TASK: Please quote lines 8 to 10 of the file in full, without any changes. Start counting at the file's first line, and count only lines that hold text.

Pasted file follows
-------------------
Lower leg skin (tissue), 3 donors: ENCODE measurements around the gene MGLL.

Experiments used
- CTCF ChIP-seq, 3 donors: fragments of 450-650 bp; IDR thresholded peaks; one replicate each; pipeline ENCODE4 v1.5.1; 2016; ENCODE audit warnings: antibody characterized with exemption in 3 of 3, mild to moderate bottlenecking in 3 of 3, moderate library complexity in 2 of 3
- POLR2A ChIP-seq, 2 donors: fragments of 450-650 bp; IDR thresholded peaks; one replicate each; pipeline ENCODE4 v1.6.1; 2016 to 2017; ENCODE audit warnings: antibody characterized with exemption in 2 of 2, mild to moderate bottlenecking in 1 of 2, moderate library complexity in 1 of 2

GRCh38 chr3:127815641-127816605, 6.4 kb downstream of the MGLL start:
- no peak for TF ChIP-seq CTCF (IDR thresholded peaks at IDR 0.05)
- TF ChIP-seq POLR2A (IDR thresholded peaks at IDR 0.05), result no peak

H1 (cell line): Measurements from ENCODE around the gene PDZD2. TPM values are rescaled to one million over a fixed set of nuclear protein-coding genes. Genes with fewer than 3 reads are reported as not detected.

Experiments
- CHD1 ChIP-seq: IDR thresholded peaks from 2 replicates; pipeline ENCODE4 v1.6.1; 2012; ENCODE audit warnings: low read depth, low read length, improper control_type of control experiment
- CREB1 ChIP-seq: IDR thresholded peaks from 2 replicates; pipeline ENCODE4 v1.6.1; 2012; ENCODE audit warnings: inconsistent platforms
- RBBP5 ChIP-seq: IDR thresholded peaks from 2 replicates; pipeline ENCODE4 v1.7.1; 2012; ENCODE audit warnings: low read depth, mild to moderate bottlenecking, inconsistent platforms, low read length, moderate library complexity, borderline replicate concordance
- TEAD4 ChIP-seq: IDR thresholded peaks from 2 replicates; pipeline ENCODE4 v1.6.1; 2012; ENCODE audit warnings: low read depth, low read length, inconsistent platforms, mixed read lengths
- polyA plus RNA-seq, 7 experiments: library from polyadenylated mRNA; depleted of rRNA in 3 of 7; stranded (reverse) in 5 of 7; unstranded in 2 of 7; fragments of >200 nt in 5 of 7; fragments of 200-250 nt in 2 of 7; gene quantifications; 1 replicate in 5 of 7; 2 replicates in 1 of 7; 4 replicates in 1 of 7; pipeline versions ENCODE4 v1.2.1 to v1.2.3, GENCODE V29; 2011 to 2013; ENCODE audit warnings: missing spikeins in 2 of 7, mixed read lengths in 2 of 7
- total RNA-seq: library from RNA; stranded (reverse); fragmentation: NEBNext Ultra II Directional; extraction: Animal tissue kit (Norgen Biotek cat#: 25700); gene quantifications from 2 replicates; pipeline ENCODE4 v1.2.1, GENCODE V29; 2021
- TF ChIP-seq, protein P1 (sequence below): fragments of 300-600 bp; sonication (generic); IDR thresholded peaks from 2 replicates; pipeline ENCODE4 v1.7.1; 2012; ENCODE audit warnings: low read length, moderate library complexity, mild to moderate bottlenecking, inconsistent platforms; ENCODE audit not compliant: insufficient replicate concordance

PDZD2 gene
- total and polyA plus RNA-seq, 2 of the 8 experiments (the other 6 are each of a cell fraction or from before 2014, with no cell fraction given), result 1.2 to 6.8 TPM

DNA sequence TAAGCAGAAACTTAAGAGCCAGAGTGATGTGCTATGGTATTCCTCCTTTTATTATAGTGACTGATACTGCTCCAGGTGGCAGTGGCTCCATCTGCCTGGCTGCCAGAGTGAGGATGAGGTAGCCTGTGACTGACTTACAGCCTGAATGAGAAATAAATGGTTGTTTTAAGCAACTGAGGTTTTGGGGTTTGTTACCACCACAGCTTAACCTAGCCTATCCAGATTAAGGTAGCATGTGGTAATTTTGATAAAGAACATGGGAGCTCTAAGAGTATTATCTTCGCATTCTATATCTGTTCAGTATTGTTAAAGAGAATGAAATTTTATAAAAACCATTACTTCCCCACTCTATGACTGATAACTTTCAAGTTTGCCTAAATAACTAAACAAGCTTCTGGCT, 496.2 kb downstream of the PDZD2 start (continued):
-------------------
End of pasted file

H1 (cell line): Measurements from ENCODE around the gene PDZD2. TPM values are rescaled to one million over a fixed set of nuclear protein-coding genes. Genes with fewer than 3 reads are reported as not detected.

Experiments
- CHD1 ChIP-seq: IDR thresholded peaks from 2 replicates; pipeline ENCODE4 v1.6.1; 2012; ENCODE audit warnings: low read depth, low read length, improper control_type of control experiment